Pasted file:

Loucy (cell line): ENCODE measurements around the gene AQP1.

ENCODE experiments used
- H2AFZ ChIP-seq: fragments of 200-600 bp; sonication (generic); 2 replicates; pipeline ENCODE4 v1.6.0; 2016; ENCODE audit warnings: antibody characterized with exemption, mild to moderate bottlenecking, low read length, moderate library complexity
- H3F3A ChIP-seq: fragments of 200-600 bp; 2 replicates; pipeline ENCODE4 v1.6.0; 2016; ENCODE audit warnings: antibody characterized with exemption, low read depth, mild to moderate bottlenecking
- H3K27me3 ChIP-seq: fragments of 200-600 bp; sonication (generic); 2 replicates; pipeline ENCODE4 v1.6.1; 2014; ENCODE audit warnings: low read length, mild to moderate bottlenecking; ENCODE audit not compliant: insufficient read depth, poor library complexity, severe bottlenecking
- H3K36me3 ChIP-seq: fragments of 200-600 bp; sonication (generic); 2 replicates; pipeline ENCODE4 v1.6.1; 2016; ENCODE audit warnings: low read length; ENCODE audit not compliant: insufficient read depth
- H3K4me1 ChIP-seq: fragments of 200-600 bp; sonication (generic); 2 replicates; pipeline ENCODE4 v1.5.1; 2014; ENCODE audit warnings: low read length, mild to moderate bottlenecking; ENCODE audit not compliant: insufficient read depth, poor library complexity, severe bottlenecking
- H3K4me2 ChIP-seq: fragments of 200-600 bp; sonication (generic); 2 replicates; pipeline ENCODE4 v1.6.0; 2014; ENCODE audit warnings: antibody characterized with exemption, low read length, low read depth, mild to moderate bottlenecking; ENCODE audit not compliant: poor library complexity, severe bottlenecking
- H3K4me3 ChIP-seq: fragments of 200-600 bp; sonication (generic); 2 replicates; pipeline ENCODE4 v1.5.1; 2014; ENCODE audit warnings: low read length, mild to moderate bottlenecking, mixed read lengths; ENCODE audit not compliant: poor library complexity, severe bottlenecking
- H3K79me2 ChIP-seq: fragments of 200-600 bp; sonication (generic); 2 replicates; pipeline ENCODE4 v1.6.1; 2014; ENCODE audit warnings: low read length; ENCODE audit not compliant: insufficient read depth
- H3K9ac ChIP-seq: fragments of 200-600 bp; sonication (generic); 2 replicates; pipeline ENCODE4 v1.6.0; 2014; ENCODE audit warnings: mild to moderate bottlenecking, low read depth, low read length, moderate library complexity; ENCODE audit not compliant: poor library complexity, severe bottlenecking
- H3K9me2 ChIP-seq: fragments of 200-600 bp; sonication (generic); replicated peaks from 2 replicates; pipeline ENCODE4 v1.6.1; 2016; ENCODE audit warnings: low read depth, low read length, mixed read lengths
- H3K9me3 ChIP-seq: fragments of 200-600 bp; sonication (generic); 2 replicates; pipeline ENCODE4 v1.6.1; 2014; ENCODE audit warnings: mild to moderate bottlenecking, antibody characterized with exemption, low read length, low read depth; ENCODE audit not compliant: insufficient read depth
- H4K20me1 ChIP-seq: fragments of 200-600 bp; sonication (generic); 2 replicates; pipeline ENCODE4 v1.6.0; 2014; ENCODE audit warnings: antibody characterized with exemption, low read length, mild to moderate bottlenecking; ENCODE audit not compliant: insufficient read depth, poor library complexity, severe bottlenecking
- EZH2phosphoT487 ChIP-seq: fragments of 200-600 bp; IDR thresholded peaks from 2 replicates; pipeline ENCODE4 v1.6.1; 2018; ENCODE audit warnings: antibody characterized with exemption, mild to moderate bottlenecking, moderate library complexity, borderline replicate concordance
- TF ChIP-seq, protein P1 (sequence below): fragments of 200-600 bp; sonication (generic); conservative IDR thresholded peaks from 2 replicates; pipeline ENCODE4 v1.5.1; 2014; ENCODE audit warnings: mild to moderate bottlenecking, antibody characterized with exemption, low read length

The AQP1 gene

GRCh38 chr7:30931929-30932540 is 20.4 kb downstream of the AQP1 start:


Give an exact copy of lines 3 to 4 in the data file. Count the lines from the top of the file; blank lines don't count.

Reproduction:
- H2AFZ ChIP-seq: fragments of 200-600 bp; sonication (generic); 2 replicates; pipeline ENCODE4 v1.6.0; 2016; ENCODE audit warnings: antibody characterized with exemption, mild to moderate bottlenecking, low read length, moderate library complexity
- H3F3A ChIP-seq: fragments of 200-600 bp; 2 replicates; pipeline ENCODE4 v1.6.0; 2016; ENCODE audit warnings: antibody characterized with exemption, low read depth, mild to moderate bottlenecking